It learns key rules of the game, both simple and complex. Just like in the original game, PAC-MAN can’t walk through the maze walls. He eats up dots as he moves around, and when he consumes a Power Pellet, the ghosts turn blue and flee. When PAC-MAN exits the maze from one side, he’s teleported to the opposite end. If he runs into a ghost, the screen flashes and the game ends.

Since the model can disentangle the background from the moving characters, it’s possible to recast the game to take place in an outdoor hedge maze, or swap out PAC-MAN for your favorite emoji. Developers could use this capability to experiment with new character ideas or game themes.

It’s Not Just About Games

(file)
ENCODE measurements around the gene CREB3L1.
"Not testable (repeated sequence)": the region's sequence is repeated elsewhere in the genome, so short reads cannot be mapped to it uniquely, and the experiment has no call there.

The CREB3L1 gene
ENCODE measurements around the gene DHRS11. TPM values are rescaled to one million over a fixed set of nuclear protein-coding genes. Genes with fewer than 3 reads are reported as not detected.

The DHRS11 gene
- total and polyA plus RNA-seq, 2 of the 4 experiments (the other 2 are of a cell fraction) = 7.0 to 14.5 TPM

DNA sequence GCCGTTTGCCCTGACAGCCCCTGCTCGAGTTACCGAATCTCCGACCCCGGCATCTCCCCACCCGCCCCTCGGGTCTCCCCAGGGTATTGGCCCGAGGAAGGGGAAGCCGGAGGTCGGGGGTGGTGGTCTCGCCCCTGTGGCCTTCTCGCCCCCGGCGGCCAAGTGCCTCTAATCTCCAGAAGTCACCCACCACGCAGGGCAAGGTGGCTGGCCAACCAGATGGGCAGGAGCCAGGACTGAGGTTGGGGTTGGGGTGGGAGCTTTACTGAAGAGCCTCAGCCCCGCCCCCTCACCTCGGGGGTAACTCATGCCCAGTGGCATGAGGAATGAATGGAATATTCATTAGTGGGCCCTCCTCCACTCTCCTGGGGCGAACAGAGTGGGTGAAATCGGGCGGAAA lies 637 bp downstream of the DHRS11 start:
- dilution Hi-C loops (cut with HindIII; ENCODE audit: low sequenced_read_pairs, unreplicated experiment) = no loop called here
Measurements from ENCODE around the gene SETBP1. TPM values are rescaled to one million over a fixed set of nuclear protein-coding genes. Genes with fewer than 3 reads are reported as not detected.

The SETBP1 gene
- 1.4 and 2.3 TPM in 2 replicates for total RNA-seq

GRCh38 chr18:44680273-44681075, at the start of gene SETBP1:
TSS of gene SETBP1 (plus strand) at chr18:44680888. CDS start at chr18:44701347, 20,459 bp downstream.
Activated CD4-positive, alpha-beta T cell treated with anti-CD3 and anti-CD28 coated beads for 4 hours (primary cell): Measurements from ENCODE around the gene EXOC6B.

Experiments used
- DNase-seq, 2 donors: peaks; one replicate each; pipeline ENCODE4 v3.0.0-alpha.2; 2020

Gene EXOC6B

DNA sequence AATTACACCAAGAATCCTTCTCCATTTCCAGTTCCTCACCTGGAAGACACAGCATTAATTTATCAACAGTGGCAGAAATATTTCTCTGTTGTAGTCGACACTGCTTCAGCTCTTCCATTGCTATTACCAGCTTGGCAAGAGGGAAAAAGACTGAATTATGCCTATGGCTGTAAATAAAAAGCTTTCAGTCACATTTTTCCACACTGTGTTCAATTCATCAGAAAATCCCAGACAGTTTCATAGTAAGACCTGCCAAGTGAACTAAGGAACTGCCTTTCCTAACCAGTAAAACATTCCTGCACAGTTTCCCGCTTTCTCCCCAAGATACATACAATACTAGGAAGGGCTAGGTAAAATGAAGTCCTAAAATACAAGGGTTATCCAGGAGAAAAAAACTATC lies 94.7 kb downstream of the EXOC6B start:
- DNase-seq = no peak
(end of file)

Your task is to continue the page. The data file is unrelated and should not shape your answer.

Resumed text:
Autonomous robots are typically trained in a simulator, where the AI can learn the rules of an environment before interacting with objects in the real world. Creating a simulator is a time-consuming process for developers, who must code rules about how objects interact with one another and how light works within the environment.

Simulators are used to develop autonomous machines of all kinds, such as warehouse robots learning how to grasp and move objects around, or delivery robots that must navigate sidewalks to transport food or medicine.

GameGAN introduces the possibility that the work of writing a simulator for tasks like these could one day be replaced by simply training a neural network.